Inspired Coaching – The story so far…

Last week I completed my sixth Social Media Coaching session. The main digital channels I have been covering are websites, blogs, Facebook and Instagram (Soon to move on to LinkedIn).

To summarise, I work with small businesses and independents to help create digital marketing strategies to grow their businesses online. Ultimately, I train, advise and inspire!

Being a creative I thrive from variety so creating unique content for different businesses on a regular basis really excites me, not only am I achieving one my main passions of helping small businesses but I am also learning by the minute (Learning is very important to my personal growth). Although each session is very different, they all have one thing in common, they’re empowering!

When I first started my career after studying psychology at university, I worked in schools teaching children with disabilities via small group sessions and 1:1s in the classroom. The satisfaction I got from empowering others was something I never forgot and I am so happy to be able to return to this but this time being able to incorporate my 9 years of digital marketing experience.

Starting a new business I believe is very much a journey, so watch this space to see where this one goes…

SEO: The Basics

I have spent a lot of my time working on Search Engine Optimisation (SEO). With a small budget, it can really be the driving force for bringing traffic to your website, so it is 100% worth spending a little time working on SEO. If this is something you are not familiar with, here is a very brief explanation of SEO.

SEO is the process of optimizing your website to ‘rank’ higher in search engine results pages, therefore increasing the amount of organic (or free) traffic that your website receives. 

There are two types of SEO: On page/Onsite SEO and Off Page/Offsite SEO.


On page refers to your page copy i.e. Meta Description. Page Title. Alt Text. Heading Texts. Before looking at working on this type of SEO think about what key words you want to be optimised for. This should always be the first step to creating your SEO Strategy.

To win on page, make sure your pages are well structured (Making sure you use Headings H1 and subheadings H2) and use specific keywords (to avoid google getting confused about where to send traffic to). Also ensure every single page has:

  • Alt text
  • H1 & H2 (heading texts)
  • Page title
  • Meta description
  • Keyword within the content


Off page refers to creating an online and offline footprint away from your website. This is done through creating back links to your website from Social Media, Articles, Blog Posts, Discussion Boards etc. If you have valuable back links, google will know that you have great content that will add value to your audience, so you’ll rank higher.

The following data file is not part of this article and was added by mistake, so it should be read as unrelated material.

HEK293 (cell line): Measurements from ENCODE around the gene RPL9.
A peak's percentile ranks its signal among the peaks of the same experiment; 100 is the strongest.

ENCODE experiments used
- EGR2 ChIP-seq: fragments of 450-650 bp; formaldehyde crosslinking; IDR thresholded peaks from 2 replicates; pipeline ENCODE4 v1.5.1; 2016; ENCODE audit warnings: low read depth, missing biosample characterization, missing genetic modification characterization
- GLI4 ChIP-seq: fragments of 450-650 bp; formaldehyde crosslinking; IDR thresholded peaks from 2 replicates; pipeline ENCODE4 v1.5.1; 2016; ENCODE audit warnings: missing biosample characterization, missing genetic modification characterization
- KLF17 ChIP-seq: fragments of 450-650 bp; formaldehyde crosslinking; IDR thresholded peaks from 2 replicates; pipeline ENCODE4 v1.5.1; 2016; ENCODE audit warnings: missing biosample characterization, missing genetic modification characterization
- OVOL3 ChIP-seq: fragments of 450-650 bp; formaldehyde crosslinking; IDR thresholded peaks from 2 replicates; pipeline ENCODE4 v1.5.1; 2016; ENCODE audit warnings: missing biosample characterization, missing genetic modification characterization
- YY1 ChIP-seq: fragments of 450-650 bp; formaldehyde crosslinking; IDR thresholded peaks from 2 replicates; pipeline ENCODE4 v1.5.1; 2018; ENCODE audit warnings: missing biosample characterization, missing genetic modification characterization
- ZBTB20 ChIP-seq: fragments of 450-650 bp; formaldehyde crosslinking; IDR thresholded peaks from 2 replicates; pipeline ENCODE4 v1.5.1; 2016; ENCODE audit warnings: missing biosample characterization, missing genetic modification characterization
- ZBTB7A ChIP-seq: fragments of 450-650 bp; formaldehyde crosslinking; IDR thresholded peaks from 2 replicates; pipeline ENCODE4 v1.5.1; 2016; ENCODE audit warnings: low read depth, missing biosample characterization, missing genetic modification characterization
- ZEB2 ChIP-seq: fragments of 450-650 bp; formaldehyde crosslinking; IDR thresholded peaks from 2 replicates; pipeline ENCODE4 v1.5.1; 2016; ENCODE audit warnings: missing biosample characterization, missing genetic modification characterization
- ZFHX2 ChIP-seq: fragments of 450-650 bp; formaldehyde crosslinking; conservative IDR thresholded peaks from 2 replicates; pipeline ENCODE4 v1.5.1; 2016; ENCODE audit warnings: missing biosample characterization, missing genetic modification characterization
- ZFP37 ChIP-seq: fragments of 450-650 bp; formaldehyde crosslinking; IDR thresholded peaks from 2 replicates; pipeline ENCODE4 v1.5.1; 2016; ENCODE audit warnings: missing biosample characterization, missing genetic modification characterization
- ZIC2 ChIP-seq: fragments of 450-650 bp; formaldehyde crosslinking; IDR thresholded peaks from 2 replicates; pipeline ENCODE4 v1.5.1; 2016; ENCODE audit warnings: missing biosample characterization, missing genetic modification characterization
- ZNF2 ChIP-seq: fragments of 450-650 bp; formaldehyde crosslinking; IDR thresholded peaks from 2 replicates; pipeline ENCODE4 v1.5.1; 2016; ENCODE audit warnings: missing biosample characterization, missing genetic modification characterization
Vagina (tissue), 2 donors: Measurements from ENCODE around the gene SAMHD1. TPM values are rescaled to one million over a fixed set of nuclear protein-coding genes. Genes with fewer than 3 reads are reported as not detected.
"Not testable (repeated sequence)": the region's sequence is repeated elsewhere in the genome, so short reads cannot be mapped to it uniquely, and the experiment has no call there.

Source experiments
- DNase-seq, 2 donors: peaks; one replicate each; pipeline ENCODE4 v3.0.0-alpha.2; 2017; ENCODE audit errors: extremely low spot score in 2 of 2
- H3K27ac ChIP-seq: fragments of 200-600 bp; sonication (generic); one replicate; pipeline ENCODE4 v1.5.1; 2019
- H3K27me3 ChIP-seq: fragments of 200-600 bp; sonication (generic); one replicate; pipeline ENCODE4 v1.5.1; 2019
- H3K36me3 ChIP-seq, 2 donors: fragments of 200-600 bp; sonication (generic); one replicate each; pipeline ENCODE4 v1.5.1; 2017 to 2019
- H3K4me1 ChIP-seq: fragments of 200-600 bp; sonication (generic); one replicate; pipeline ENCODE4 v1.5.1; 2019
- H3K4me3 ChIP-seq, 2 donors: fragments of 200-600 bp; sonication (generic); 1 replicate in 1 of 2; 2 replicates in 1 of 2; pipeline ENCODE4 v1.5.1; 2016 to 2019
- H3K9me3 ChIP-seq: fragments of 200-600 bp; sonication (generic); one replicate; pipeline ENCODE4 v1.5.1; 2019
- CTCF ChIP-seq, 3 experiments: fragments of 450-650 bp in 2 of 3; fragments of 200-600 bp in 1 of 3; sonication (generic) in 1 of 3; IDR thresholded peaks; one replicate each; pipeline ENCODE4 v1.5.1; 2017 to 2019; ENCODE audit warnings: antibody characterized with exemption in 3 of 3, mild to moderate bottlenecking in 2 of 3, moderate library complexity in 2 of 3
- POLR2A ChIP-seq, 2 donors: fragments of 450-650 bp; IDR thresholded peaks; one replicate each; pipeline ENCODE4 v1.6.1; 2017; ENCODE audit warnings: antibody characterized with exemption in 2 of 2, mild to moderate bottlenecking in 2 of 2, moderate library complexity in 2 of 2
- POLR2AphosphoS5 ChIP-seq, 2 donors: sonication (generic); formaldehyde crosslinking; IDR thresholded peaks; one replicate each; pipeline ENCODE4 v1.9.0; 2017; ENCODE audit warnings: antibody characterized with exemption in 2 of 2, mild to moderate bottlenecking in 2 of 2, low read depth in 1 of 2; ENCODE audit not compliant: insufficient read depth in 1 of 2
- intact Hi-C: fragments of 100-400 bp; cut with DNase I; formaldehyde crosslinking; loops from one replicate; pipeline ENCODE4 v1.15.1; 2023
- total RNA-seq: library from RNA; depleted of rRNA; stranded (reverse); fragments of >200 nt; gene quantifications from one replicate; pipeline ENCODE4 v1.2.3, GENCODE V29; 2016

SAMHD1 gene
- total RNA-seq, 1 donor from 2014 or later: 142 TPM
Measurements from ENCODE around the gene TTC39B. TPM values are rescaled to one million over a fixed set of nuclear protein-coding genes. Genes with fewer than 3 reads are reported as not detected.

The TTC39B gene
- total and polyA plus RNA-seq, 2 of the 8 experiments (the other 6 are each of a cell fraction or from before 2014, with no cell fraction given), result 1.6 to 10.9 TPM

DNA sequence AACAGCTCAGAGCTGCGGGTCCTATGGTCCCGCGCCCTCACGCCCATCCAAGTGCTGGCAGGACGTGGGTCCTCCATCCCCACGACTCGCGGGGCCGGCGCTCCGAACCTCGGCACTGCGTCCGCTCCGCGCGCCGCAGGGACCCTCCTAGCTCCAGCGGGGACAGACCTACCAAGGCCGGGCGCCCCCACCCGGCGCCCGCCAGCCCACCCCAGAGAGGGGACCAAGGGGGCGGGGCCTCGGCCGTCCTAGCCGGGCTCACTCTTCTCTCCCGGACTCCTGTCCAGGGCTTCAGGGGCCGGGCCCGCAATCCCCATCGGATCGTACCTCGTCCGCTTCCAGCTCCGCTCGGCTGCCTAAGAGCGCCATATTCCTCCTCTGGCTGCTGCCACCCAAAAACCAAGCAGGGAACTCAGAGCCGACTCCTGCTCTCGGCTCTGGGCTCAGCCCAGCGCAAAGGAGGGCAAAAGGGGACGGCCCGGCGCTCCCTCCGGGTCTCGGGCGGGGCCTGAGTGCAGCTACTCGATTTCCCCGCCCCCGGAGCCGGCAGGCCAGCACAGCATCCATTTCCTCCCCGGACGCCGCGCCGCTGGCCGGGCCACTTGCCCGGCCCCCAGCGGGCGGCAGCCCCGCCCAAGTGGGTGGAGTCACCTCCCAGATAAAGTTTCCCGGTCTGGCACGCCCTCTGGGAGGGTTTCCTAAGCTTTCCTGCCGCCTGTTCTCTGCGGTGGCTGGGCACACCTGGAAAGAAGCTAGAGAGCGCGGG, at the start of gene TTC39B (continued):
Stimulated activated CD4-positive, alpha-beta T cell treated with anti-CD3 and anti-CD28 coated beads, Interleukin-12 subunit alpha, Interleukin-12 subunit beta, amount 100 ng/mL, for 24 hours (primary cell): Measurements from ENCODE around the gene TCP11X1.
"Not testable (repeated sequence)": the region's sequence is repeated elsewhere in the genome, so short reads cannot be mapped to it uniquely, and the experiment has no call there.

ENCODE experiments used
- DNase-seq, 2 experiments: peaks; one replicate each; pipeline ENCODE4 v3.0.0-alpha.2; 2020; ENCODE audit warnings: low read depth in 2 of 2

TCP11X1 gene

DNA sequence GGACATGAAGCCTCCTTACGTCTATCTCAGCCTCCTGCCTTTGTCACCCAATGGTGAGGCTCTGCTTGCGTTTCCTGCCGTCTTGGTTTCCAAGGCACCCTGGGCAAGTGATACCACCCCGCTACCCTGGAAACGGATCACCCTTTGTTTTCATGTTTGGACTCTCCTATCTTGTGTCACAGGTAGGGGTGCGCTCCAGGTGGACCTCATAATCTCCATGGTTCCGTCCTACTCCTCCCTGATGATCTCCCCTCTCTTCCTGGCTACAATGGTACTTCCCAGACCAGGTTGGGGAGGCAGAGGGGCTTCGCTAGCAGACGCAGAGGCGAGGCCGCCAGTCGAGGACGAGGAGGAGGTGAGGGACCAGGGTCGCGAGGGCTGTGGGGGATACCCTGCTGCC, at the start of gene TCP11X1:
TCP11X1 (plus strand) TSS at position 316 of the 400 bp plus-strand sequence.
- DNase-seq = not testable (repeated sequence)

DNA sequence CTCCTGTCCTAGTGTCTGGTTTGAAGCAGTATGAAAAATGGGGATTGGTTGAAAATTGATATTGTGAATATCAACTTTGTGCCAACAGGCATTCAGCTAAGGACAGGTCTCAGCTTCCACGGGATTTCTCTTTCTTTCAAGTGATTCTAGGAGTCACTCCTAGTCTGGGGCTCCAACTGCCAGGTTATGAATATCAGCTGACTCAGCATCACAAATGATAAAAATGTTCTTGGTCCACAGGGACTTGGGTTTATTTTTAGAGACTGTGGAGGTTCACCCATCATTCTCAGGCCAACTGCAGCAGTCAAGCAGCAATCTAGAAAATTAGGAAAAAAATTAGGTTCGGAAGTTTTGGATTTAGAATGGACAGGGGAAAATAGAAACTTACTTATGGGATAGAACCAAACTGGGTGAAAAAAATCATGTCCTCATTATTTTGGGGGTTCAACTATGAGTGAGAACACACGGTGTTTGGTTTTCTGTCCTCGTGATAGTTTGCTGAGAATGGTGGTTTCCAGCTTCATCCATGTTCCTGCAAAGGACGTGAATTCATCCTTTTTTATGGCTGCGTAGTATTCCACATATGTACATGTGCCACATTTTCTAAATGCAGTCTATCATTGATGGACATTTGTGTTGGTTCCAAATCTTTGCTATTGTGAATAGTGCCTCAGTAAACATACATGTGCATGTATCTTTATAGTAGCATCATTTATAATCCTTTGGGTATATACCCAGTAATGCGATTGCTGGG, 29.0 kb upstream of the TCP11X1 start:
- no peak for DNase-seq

To win off page you want  to link internal pages using the keyword that best defines that page and remember, the more relevant or legitimate the website your back links come from, the better you are likely to be ranked. If your ready to take the next step and build a strategy around your SEO, then Moz have a great article with lots more detail. You can read it here.

To Summarise

SEO is an ongoing process and requires time, so remember to be patient. And a few final words…

1. The first part of your SEO strategy is to decide which keywords to rank for, be specific, start with a broad list, and then whittle it down using Google Keyword Planner.

2. Once you have your list, keep a record of the keywords you are optimising for and where you rank and keep visiting these keywords so you have visibility of your position.

2. To remain at the top of the page, make sure your also use these keywords within the content on your website including in your blog.

3. Also work on getting quality inbound links. For example: By Guest Blogging for a website or working with trusted digital influencers.

4. Analyse and monitor. Monthly analysing will help you to change your strategy if things aren’t working, so stay open to change.

4 strategies to support your business growth online

There are hundreds of things you could be doing to help increase traffic and see that traffic convert into sales but if your a small company and budget is limited, it can be hard to decide which areas to focus on.

Bearing this in mind, I have wracked my brain and I have compiled a few suggestions, depending on what you want to achieve, each of the 5 suggestions is targeted at a specific goal. There are many more goals which might come up on the way but these are the ones that have worked for me.

GOAL – To build trust 
SOLUTION – Customer Reviews 
61% of customers read online reviews before making a purchase decision, and they are now essential for e-commerce sites. (Source: Econsultancy). Invest in Customer Reviews – TrustPilot and Feefo are two platforms who can help with this, in my experience Feefo was definitely more affordable and don’t forget to ask for a shorter trial period if your not 100% convinced.

GOAL – To maximise access to your loyal customers 
SOLUTION – Email Marketing 
Do you have a database of customers? Do you send them regular newsletters? The advantage of newsletters, is those people who subscribe are obviously interested in your product, so are more likely to make future purchases. Make sure the newsletters are interesting though (and varied), you don’t want to bombard people with the same thing so they end up unsubscribing. Newsletter companies I have used are: Campaign Monitor, Campaign Master & Mailchimp. All of which have analytics, so you can check CTR and Open Rates. This will help you to create a clear email marketing plan.

GOAL – To give customers everything they need in one place 
SOLUTION – Detailed Product Pages 
Once your customer has reached your website, the aim is to make them convert. A great way to encourage purchases is to ensure your product pages are as detailed as possible. A good example of this is British Brand John Lewis. But if you can’t get them to buy, at least help them to remain on the website for as long as possible by linking products to other pages on your site that might help to convince a purchase. I have often linked products to stories written in the blog section or plan stories that can be linked to products.

GOAL – To build quality content